It was beautiful out. Blue skies, sunshine, a light breeze blowing. I sat on the porch at the farm and watched two ruby-throated hummingbirds flitting about the lilac bush. It was a lovely few moments suspended in time. I filled the tank on the riding lawn mower, set to give the yard a buzz. Five minutes later I was driving home in a driving rain. Thunder was rolling and the wipers could barely keep up with what was falling from the sky. In one of those odd little coincidences life is full of the song “Five More Minutes by Scotty McCreery was playing on the truck’s radio. I’m not entirely sure he got it right though. It seems five would never be enough. Not just for mowing grass, but for many things.
The song goes through life that does seem to fly by – beginning with eight-year-olds fishing in the creek and mama calling them to supper. They want five more minutes to fish. I’m not sure that children have that concept. When I was a child, it seemed the days were stretched out before me in an unending line. Time was my friend. On my side. If I couldn’t fish five more minutes today there was always tomorrow, right? It wasn’t ‘til I’d reached a certain age that I began to do that backward glance. Kids are often in a hurry it seems to me. In a hurry to grow up, wear makeup, get a driver’s license, graduate from high school, be legal to drink alcohol, get married, have kids. Though perhaps today’s youth are different – it’s been a while – but it was like we were hellbent on moving forward as fast as we could when I was young. McCreery’s song mentions a pause button. I’d take a rewind over a pause.
He covers the teen years as well. A good night kiss on the front porch a few minutes past curfew. Who doesn’t remember that first “love”, whether the memory is good or bad or he/she is the person you see every morning across the breakfast table? The second teen is a couple years older feeling the “lasts” that come for seniors in high school – in the song it’s the last football game – but there are so many possible others, last concert, last prom, last match/basket/high jump. In retrospect if feels as if once my kids entered high school time sped up even more than usual and as they were freshmen I glanced away, for no more than a minute, it couldn’t have been more than a minute, and when I looked back they were packing for college. Don’t blink (a different song, but it fits).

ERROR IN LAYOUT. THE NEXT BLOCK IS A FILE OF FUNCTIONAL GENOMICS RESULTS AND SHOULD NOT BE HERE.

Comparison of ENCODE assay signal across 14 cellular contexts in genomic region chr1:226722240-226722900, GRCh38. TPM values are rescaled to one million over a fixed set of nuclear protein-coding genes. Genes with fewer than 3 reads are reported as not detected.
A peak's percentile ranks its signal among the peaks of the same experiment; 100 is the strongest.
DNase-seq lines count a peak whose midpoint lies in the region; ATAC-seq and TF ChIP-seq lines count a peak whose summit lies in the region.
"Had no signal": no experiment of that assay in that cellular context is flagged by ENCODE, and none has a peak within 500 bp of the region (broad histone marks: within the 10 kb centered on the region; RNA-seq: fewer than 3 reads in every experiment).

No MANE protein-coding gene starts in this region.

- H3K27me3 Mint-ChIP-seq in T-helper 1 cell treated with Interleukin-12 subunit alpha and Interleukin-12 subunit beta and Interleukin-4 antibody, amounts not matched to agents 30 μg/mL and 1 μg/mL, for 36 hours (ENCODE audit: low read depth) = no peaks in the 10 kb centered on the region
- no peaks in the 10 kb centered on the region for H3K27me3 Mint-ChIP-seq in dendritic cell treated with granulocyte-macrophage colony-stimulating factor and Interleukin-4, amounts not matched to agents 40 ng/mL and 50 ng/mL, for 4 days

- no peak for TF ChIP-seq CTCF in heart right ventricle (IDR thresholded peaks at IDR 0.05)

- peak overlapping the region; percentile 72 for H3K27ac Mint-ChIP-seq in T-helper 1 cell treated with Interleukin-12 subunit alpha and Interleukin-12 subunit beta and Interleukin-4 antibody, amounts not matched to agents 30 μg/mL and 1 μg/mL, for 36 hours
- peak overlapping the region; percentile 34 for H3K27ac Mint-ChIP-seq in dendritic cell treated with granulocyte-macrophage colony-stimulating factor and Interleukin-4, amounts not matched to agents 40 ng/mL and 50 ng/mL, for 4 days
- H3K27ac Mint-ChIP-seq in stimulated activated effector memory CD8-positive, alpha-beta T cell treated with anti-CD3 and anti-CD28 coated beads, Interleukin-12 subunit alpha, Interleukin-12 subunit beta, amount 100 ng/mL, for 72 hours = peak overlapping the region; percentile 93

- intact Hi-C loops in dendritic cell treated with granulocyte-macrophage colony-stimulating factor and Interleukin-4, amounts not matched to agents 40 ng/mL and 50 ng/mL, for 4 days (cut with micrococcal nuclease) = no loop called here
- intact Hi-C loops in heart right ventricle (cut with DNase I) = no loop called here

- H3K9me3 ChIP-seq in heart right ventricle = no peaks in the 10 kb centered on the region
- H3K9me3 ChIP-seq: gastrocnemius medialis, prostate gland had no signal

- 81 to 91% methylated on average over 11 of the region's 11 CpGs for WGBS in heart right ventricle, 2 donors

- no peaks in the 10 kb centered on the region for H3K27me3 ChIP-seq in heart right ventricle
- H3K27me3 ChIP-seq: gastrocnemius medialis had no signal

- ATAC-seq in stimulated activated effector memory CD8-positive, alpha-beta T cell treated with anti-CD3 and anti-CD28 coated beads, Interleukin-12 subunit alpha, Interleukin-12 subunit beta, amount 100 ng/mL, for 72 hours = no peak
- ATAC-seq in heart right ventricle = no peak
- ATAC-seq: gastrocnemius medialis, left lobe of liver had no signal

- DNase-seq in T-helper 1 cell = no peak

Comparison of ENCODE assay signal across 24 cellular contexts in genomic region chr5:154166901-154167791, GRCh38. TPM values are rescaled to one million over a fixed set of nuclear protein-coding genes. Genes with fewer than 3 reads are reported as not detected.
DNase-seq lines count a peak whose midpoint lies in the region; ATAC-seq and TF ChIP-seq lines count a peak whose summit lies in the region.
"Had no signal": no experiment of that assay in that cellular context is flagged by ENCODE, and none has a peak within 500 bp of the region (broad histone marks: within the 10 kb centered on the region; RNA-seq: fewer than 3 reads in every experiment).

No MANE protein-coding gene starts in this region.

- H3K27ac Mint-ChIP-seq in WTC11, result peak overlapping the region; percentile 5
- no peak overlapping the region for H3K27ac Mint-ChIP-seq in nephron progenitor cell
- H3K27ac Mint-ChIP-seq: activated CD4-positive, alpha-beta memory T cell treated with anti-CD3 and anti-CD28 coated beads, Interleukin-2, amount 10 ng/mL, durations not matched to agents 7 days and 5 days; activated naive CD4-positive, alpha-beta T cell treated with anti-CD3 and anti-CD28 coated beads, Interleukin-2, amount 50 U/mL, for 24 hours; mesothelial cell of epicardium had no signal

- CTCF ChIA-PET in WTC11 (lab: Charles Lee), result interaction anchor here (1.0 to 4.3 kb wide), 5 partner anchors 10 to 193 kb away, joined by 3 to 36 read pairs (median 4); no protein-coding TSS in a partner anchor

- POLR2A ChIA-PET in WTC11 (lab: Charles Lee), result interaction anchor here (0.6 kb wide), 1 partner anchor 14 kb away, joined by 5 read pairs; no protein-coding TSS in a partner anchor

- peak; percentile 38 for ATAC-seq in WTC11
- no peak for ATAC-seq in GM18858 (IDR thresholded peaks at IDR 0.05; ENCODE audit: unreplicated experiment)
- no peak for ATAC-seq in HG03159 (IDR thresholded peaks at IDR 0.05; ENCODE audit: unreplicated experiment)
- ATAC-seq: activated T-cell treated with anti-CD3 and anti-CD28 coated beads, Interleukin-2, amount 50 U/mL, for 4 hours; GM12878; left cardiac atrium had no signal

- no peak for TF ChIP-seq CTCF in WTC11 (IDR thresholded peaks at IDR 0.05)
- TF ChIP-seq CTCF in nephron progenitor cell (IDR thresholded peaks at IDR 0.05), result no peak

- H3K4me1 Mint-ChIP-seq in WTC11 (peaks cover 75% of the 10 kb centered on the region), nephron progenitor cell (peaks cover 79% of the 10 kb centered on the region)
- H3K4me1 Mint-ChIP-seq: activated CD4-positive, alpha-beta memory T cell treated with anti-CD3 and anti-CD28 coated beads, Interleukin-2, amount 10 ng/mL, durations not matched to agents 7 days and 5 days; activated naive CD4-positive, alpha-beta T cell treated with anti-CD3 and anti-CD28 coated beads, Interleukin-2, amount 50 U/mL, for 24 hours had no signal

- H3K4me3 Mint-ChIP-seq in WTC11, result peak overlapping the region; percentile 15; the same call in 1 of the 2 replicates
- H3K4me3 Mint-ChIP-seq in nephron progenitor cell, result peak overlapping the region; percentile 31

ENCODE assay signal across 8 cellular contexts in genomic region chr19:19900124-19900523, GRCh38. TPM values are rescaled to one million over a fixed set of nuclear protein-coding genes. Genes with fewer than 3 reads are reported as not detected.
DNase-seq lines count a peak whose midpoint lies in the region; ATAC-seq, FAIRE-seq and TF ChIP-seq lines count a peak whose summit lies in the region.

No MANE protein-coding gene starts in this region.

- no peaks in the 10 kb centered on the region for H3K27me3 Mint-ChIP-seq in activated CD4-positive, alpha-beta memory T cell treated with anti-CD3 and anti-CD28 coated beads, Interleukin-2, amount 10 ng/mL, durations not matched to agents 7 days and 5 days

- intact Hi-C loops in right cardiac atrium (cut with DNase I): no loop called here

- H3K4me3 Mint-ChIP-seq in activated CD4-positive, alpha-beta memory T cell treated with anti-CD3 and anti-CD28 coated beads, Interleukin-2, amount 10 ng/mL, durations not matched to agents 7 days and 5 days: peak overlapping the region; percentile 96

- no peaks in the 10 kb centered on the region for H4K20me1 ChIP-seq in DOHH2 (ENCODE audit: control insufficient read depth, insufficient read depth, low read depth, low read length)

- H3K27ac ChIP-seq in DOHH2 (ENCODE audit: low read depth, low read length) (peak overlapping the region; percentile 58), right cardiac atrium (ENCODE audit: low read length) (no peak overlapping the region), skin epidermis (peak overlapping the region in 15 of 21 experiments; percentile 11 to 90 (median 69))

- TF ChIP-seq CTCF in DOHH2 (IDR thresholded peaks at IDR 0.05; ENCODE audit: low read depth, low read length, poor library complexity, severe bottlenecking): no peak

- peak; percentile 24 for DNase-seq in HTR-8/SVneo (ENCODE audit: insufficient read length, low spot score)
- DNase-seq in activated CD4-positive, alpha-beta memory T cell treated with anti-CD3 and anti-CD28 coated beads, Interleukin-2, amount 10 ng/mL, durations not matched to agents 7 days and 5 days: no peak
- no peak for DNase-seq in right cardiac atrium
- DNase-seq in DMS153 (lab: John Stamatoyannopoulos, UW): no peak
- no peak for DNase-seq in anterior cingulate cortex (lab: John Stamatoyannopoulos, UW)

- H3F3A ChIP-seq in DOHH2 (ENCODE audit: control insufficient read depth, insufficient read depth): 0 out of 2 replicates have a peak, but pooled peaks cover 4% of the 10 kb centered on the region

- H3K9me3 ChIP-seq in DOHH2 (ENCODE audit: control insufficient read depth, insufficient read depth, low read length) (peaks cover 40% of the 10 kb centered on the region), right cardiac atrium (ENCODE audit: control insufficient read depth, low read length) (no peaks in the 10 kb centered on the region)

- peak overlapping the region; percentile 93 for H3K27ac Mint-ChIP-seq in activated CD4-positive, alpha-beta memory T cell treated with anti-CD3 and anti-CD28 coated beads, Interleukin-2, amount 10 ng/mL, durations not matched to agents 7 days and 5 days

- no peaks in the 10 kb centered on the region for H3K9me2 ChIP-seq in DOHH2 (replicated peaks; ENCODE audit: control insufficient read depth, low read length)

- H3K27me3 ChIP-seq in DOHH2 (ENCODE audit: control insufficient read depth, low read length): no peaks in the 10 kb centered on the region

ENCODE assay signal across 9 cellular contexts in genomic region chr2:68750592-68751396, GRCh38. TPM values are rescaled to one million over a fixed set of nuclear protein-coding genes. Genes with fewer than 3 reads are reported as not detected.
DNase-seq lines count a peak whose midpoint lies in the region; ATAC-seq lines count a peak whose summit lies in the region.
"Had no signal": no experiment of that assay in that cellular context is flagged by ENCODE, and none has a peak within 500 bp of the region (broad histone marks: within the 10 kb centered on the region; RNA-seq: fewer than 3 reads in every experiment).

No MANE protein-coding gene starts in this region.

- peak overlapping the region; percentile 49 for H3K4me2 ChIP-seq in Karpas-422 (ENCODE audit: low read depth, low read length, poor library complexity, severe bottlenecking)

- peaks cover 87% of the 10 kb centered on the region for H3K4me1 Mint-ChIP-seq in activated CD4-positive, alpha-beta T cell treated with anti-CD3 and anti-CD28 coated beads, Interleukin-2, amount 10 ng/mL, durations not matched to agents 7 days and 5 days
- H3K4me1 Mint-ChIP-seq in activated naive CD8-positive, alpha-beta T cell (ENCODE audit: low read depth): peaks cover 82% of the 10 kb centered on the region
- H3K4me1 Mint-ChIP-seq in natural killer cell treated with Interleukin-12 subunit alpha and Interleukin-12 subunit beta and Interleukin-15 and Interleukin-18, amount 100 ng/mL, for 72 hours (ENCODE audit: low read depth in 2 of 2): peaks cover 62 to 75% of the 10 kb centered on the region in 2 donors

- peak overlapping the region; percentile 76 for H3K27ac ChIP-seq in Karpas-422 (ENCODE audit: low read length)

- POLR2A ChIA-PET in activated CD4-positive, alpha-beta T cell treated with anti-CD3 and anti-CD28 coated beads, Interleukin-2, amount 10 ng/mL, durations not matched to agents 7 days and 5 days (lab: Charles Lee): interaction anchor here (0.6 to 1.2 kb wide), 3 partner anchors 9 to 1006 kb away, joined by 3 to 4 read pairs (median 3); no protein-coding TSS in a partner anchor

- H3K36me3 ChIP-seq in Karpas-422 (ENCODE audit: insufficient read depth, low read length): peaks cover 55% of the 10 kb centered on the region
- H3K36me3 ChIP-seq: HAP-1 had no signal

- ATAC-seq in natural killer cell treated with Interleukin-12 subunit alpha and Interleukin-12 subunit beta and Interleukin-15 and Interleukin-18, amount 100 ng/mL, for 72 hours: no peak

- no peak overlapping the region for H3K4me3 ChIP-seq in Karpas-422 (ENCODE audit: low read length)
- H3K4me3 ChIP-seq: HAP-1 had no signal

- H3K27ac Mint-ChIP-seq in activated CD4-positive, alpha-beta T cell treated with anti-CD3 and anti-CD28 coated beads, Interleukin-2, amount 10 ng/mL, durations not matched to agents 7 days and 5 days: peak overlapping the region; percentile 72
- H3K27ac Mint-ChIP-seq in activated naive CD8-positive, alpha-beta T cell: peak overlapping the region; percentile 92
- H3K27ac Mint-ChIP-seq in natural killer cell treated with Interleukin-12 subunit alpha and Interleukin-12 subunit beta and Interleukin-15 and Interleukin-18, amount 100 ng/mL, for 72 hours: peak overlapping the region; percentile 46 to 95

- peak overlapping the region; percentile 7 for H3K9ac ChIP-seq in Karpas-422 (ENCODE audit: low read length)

The last verse talks about parting with an older loved one, in this case grandpa. That strikes home. And five more minutes would never be enough for me. We went to the local cemetery just a few days ago and put flowers out on the gravesites of loved ones passed. Some, such as my grandparents and Rick’s grandparents and great-grandparents, we never even knew. But it’s a part of a longstanding family tradition for us to do this remembrance on Memorial Day, that was once called Decoration Day, and place flowers there. As I pushed the red, white and blue arrangement into the damp earth I thought “What I wouldn’t give to have more time with Uncle Johnny.” He had so many stories in him, I know there are some I never heard and I’m fairly certain he felt the same about mine. Dear Uncle Rupe, gone 15 years already – wish we could talk about his silly pet chipmunk, or go out for fish fry so he could complain about the French fries and thus get more to take home. Mom and Dad, Rick’s mom. I have no regrets over the time I spent with any of them, no feeling that I neglected them in any way, but I loved them and they loved me and now we can’t sit for five minutes and talk about the weather. Or the latest calf that was born. Or how the garden is doing. Or “geez Mom, how did you fix that dessert?” on the telephone.
As the song says, time does roll by, the clock don’t stop – so don’t waste a moment. Nope, five would never be enough for me. I enjoy the song though.